If the most polarizing question in Baltimore sports is about quarterback Lamar Jackson’s value to the Ravens, the most consequential one could be about the 2022 offense he’ll lead.
As the Ravens prepare to face the New York Jets in Sunday’s season opener, the narratives are as inextricable as they are divisive. From week to week, Jackson’s apparent worthiness of a record-breaking deal will rise and fall within the structure of coordinator Greg Roman’s attack. There’s no consensus on how much money Jackson deserves in his next contract extension, just as there’s no consensus on how much the Ravens’ scheme will help or hurt his bid for more.
Not even former NFL quarterbacks can agree. Last month, ESPN analyst Steve Young said Jackson “keeps getting held back by the Ravens year after year because they keep doubling down on this [rushing] thing.” Two weeks later, NBC analyst Chris Simms said Roman is a “phenomenal” coordinator and called criticism of Jackson and the Ravens “over the top.”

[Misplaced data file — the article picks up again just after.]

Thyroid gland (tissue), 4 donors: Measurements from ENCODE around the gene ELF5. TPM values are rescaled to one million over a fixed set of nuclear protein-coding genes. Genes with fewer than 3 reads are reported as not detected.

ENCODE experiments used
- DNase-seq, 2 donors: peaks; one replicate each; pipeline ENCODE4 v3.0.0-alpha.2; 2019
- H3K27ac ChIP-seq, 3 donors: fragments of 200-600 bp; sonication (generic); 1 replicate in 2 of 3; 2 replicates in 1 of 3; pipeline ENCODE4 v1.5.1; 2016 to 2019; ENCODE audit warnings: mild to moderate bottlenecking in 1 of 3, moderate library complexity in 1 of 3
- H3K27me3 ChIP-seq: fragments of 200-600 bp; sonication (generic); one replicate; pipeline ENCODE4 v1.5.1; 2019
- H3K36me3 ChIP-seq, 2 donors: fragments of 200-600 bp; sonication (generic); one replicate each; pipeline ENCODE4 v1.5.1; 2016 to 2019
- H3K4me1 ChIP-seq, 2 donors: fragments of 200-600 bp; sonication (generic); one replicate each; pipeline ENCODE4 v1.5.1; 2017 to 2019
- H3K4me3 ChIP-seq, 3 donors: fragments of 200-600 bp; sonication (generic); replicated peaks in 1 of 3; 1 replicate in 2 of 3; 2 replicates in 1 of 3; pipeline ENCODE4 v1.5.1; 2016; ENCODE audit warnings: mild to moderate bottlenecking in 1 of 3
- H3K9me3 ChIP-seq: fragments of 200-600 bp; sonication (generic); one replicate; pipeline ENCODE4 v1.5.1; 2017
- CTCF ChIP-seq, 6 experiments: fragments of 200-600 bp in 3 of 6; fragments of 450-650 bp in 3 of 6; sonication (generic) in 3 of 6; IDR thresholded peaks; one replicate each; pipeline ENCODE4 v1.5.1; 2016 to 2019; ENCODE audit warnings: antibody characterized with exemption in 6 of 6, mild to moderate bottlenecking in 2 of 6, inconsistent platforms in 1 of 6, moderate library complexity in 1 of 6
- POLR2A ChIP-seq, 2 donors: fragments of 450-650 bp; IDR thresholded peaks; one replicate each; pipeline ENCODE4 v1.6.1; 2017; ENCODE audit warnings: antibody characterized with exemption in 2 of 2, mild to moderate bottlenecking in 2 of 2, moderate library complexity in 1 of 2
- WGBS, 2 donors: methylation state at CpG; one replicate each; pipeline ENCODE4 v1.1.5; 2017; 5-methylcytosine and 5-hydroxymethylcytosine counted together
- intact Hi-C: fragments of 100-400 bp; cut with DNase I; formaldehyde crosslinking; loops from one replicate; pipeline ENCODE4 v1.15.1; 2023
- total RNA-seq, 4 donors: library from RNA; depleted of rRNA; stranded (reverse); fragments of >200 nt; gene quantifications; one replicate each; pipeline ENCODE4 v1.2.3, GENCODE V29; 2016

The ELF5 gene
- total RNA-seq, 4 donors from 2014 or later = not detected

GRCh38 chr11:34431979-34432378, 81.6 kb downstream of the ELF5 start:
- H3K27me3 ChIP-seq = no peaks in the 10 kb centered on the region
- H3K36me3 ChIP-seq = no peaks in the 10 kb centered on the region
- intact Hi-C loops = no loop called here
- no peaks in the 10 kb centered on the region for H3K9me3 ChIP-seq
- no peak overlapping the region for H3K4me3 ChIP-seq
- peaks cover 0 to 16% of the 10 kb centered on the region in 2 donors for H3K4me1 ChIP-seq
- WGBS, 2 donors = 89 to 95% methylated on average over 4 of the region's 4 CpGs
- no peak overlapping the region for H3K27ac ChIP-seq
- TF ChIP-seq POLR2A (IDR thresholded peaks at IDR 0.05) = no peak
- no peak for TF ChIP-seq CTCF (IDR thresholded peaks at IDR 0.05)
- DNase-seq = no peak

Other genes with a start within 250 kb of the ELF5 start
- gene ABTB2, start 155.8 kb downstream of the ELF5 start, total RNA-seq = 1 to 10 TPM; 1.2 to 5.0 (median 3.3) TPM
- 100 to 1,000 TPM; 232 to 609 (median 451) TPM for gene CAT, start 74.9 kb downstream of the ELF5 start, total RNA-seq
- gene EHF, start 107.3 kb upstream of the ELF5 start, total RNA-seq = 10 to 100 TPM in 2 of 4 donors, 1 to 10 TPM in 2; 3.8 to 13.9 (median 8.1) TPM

The debates will evolve in step with the Ravens’ offense, which could be arriving at a handful of pivot points in the Jackson-Roman partnership. The Baltimore Sun spoke recently with two analysts, ESPN’s Matt Bowen and Football Outsiders’ Derrik Klassen, about what could (and should) be next.
Running in a new direction
In Roman’s three years as offensive coordinator, the Ravens have started two undrafted players and a sixth-round pick at center and still rolled over run defenses. With Matt Skura, Patrick Mekari and Bradley Bozeman in the middle, and Jackson serving as conductor, the team’s ground game has finished first, third and 11th in rushing efficiency over the past three years, according to Football Outsiders.